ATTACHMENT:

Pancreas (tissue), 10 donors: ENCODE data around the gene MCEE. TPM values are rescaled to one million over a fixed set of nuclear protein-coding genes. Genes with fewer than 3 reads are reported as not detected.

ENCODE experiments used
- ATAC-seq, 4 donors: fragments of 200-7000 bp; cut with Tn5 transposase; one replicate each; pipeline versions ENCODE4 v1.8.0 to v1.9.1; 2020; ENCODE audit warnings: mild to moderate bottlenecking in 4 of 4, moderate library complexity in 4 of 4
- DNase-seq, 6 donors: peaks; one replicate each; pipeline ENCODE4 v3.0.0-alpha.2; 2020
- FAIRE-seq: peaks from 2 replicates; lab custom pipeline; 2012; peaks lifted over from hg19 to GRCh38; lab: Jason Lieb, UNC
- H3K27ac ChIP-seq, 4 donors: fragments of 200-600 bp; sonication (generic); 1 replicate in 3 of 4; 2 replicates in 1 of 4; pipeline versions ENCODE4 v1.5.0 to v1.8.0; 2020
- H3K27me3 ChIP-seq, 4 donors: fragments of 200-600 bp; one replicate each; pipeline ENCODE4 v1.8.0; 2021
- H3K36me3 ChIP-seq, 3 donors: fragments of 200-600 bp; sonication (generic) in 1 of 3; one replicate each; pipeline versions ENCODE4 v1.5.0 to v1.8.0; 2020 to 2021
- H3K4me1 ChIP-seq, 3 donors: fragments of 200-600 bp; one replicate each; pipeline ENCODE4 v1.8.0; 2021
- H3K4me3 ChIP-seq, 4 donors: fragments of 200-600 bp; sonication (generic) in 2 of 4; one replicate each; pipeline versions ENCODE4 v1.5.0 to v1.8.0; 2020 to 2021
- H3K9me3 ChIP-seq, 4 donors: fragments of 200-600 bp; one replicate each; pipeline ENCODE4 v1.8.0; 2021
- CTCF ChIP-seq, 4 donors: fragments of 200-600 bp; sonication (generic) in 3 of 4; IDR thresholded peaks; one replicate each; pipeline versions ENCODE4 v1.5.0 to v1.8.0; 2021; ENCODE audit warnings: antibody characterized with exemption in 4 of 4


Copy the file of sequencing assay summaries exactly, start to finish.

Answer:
Pancreas (tissue), 10 donors: ENCODE data around the gene MCEE. TPM values are rescaled to one million over a fixed set of nuclear protein-coding genes. Genes with fewer than 3 reads are reported as not detected.

ENCODE experiments used
- ATAC-seq, 4 donors: fragments of 200-7000 bp; cut with Tn5 transposase; one replicate each; pipeline versions ENCODE4 v1.8.0 to v1.9.1; 2020; ENCODE audit warnings: mild to moderate bottlenecking in 4 of 4, moderate library complexity in 4 of 4
- DNase-seq, 6 donors: peaks; one replicate each; pipeline ENCODE4 v3.0.0-alpha.2; 2020
- FAIRE-seq: peaks from 2 replicates; lab custom pipeline; 2012; peaks lifted over from hg19 to GRCh38; lab: Jason Lieb, UNC
- H3K27ac ChIP-seq, 4 donors: fragments of 200-600 bp; sonication (generic); 1 replicate in 3 of 4; 2 replicates in 1 of 4; pipeline versions ENCODE4 v1.5.0 to v1.8.0; 2020
- H3K27me3 ChIP-seq, 4 donors: fragments of 200-600 bp; one replicate each; pipeline ENCODE4 v1.8.0; 2021
- H3K36me3 ChIP-seq, 3 donors: fragments of 200-600 bp; sonication (generic) in 1 of 3; one replicate each; pipeline versions ENCODE4 v1.5.0 to v1.8.0; 2020 to 2021
- H3K4me1 ChIP-seq, 3 donors: fragments of 200-600 bp; one replicate each; pipeline ENCODE4 v1.8.0; 2021
- H3K4me3 ChIP-seq, 4 donors: fragments of 200-600 bp; sonication (generic) in 2 of 4; one replicate each; pipeline versions ENCODE4 v1.5.0 to v1.8.0; 2020 to 2021
- H3K9me3 ChIP-seq, 4 donors: fragments of 200-600 bp; one replicate each; pipeline ENCODE4 v1.8.0; 2021
- CTCF ChIP-seq, 4 donors: fragments of 200-600 bp; sonication (generic) in 3 of 4; IDR thresholded peaks; one replicate each; pipeline versions ENCODE4 v1.5.0 to v1.8.0; 2021; ENCODE audit warnings: antibody characterized with exemption in 4 of 4